Take the 2-minute tour ×
Stack Overflow is a question and answer site for professional and enthusiast programmers. It's 100% free, no registration required.

I have a messageboard and one of my users has written a greasemonkey script to stylize various elements within the page. He did a great job with it but in order to make his job easier, the first step in his script is to parse the current page and add several css classes to almost all html elements on the page. most of them aren't used to style the page at all, but instead to make it easier for him to query the couple elements per page that he will actually modify. for example class="thread_started_by_user_123 thread_with_456_posts thread_with_789_views thread_last_posted_in_by_user_12345" etc etc

is this a standard practice? are there any downsides to adding lots of unnecessary css classes, either in javascript, or on the server if i were to add them to served pages too.

share|improve this question

5 Answers 5

up vote 2 down vote accepted

This looks to be using classes to embed arbitrary metadata into elements, which is certainly not what the class attribute was designed for. Given that its effects begin and end with a greasemonkey script and are thus localized to the client, it seems a harmless enough hack, but not one I'd advise duplicating on the server side.

HTML unfortunately doesn't provide much in the way of alternatives when it comes to metadata other than sticking in invalid attributes, so there is a mechanism that does add semantic meaning to the "class" attribute within existing tags -- namely microformats. There's a lot of breathless buzzwordy hype around microformats, but overall they do revolve around a best practice for areas where going all-xml is out of the question.

share|improve this answer
    
thanks, this is one of my concerns as well. i didn't get the sense that css classes are supposed to be used in this manner, but given the lack of suitable alternative, had it become practice to use them that way anyways. –  qntmfred Jul 30 '09 at 21:28

In terms of semantics, yes there are downsides. If you have classes that aren't descriptive of what the element actually is and are there for styling purposes only, this can hurt you down the road should you decide to redesign and/or restructure.

for instance, BAD:

<div class="header red left-side">

GOOD:

<div class="header main current-event">
share|improve this answer
    
+1. Overdoing it can be bad as well though, if you have too specific classes (i.e. posted_in_2006 might be relevant but posted_at_8_30_pm is probably completely irrelevant) –  You Jul 30 '09 at 21:21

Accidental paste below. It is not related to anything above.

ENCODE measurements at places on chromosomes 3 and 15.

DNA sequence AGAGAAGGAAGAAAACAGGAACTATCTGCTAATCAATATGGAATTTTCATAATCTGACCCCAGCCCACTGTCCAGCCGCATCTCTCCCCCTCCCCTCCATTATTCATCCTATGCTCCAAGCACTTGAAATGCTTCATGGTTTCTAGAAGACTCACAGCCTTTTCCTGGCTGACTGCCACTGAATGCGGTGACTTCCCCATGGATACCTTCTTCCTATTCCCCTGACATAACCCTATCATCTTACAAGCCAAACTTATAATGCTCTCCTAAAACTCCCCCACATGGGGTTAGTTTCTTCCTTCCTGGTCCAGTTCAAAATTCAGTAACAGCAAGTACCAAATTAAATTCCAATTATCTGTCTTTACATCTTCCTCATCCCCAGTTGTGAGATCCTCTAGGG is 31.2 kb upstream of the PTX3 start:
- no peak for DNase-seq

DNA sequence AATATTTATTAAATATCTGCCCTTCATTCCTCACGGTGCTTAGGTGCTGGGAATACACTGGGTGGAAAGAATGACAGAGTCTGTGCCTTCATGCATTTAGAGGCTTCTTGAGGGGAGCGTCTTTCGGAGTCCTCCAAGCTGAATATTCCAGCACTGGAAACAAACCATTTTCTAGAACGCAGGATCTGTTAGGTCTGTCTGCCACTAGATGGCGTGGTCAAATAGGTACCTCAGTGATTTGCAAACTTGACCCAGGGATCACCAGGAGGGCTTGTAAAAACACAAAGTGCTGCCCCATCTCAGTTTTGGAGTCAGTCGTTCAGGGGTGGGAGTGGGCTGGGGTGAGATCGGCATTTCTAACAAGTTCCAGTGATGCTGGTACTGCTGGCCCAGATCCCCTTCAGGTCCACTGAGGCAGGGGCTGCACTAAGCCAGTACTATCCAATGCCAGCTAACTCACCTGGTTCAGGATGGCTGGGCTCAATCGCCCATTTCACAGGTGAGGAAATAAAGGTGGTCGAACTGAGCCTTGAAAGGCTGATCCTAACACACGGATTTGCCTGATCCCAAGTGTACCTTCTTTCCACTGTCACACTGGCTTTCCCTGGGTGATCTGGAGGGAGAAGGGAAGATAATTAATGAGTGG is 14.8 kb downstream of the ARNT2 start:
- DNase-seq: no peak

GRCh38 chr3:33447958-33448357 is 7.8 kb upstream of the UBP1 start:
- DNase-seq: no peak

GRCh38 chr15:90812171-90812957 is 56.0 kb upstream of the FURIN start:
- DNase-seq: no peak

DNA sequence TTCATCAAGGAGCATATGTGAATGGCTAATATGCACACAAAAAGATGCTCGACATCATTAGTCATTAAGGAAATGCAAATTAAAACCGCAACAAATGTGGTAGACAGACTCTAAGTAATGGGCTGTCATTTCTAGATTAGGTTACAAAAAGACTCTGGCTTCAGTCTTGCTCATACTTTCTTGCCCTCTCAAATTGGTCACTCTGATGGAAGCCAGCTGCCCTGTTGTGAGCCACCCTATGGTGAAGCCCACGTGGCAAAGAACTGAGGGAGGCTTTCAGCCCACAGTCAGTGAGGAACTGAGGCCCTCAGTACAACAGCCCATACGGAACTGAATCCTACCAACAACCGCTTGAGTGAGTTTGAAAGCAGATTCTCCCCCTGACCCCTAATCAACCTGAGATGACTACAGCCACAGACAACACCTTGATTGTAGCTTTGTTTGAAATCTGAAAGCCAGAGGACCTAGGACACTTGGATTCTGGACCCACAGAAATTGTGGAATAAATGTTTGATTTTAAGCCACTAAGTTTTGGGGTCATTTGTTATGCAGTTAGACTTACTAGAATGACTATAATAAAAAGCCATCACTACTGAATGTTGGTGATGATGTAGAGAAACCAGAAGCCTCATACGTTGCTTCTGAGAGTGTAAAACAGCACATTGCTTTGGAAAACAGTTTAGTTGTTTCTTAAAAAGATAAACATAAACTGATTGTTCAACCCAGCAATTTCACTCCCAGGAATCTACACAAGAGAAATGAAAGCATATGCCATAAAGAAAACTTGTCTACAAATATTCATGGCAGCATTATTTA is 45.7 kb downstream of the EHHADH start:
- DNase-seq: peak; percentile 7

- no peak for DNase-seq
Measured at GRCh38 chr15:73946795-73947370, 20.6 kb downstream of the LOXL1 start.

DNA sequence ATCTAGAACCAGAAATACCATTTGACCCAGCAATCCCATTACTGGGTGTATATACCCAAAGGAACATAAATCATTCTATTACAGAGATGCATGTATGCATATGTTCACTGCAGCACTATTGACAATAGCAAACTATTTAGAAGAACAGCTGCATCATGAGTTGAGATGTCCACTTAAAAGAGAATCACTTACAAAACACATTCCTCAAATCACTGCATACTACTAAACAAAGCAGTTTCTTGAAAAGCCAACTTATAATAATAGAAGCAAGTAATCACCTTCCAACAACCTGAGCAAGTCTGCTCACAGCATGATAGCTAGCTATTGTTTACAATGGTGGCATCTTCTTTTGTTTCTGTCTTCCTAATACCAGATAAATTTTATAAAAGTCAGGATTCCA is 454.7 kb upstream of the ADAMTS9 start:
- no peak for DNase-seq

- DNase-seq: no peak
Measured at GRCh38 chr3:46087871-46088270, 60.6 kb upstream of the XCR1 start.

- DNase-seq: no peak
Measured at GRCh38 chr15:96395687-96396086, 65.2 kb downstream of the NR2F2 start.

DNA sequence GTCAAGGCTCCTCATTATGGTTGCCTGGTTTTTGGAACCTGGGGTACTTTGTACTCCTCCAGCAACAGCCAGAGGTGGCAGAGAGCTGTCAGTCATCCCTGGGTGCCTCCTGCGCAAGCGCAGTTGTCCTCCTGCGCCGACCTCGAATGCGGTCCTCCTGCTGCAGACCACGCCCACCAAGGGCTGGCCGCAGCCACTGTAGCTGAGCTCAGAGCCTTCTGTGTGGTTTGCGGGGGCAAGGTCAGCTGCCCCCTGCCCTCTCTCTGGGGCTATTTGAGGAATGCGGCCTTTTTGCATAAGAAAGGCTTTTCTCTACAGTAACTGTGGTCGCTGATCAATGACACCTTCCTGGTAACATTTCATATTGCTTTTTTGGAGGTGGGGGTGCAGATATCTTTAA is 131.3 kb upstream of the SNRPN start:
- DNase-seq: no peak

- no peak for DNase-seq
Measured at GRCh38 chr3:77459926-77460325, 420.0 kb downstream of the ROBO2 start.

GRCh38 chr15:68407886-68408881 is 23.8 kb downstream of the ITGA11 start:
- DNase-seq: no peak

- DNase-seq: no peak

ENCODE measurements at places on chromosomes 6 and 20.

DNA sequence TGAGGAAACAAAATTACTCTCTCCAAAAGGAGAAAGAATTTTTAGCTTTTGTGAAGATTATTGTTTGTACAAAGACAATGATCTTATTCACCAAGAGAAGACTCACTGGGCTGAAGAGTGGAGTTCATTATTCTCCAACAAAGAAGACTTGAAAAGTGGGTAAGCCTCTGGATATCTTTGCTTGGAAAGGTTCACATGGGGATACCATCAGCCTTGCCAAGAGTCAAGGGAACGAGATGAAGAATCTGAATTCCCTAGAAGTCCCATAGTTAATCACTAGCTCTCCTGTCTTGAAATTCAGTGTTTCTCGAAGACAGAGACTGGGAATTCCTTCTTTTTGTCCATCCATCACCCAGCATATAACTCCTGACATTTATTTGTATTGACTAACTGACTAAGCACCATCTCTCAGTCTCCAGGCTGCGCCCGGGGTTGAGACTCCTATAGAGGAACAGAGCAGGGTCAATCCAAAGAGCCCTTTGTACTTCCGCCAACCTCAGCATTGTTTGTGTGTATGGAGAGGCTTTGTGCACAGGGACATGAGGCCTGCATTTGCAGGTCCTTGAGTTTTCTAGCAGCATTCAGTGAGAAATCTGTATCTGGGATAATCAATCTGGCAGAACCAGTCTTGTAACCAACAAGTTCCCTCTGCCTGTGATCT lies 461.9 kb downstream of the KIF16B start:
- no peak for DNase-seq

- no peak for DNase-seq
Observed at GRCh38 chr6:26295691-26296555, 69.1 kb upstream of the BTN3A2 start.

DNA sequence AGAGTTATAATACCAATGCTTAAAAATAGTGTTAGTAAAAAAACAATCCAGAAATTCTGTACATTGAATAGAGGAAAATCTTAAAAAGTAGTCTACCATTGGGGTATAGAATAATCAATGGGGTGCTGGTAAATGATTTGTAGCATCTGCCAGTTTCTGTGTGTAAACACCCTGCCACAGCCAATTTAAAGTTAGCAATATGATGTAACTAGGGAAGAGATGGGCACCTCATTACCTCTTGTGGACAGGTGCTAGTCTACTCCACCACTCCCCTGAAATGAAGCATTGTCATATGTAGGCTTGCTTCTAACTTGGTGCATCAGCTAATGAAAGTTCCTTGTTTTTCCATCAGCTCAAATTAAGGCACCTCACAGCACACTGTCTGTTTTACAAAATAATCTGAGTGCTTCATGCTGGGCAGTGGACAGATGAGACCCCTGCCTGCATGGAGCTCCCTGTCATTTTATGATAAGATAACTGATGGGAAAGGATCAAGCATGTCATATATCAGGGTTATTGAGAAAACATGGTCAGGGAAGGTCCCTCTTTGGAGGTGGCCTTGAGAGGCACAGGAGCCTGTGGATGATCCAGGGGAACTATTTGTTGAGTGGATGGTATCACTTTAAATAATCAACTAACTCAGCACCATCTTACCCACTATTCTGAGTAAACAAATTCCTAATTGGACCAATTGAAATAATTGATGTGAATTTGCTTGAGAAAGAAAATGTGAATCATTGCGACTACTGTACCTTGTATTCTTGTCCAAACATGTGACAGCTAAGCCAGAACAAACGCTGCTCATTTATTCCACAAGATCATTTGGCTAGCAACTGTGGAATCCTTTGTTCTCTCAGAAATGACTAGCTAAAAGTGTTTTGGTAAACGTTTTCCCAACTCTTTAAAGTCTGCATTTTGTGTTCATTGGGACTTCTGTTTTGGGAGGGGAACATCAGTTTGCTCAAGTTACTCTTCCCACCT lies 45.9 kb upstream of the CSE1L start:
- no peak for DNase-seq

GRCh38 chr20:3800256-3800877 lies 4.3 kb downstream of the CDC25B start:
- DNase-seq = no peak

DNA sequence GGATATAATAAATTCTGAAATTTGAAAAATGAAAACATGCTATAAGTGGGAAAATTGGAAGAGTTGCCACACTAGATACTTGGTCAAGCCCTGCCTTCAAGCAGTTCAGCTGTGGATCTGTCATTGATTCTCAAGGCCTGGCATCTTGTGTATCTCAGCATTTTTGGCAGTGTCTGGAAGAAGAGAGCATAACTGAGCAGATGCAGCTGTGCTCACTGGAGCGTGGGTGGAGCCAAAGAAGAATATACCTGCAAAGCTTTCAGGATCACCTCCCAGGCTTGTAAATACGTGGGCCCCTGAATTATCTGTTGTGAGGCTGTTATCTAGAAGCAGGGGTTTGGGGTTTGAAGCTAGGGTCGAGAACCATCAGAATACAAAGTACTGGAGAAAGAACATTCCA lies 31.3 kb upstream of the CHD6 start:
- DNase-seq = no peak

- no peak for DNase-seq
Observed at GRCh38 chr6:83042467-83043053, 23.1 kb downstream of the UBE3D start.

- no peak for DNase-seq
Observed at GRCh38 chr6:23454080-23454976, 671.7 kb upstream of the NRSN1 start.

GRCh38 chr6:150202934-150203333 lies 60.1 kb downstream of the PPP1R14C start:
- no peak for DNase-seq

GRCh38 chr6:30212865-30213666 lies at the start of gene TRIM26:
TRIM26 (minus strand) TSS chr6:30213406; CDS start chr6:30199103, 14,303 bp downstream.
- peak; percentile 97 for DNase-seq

yeah the excessively specific classes is what i'm worried about. i don't want to get bombarded by requests "can you add such and such class to these elements" but a few important ones i can see being ok as long as the processing/rendering/bandwidth concerns don't put a stop to the whole thing –  qntmfred Jul 30 '09 at 21:26
    
i'm not saying go overboard and put metadata in the classes... you can, of course, if you want to and they are relevant to what the element is (classes can do more than just style, obv they can be used for jscript/jquery/etc), but if you're relying on them only for styling, i'd prefer to keep them to two classes, three at the absolute MOST –  Jason Jul 30 '09 at 21:28

If there is no associated style with a class that's assigned to element, then I believe the browser will just ignore it. So it will not increase your page processing time a lot if that's what you are worried about.

However, if there are lots and lots of classes for each element, then you have to realize that you are using valuable bandwidth and increasing the time it takes to load the entire page that way. You can avoid that problem by externalizing the CSS so that the browser can cache it.

Are you using jquery to query the elements that you really want to modify? It might turn out that its more easy to pick those elements with jquery selectors which seem difficult or impossible with standard JavaScript and thus you can possibly avoid all these extra unnecessary classes.

Bottom line, there is no problem in using lots of classes if they are needed, and that's perfectly fine for production, but if you don't need them, like in your case, there has to be a better solution that you can possibly come up with.

share|improve this answer
    
yeah we're using jquery selectors –  qntmfred Jul 30 '09 at 21:23

Just for a data point, I took a look at GMail's HTML yesterday (their buttons are very nice) and it's full of that kind of thing.

Here's an example:

class="goog-imageless-button goog-inline-block goog-imageless-button-collapse-left goog-imageless-button-collapse-right"
share|improve this answer

Classes are not just for CSS, they're for the categorization of sections of markup. Applying styling based on that categorization is just one use. So if the classes are useful for other categorization purposes then that is fine, and perfectly good practice.

share|improve this answer

Your Answer

 
discard

By posting your answer, you agree to the privacy policy and terms of service.

Not the answer you're looking for? Browse other questions tagged or ask your own question.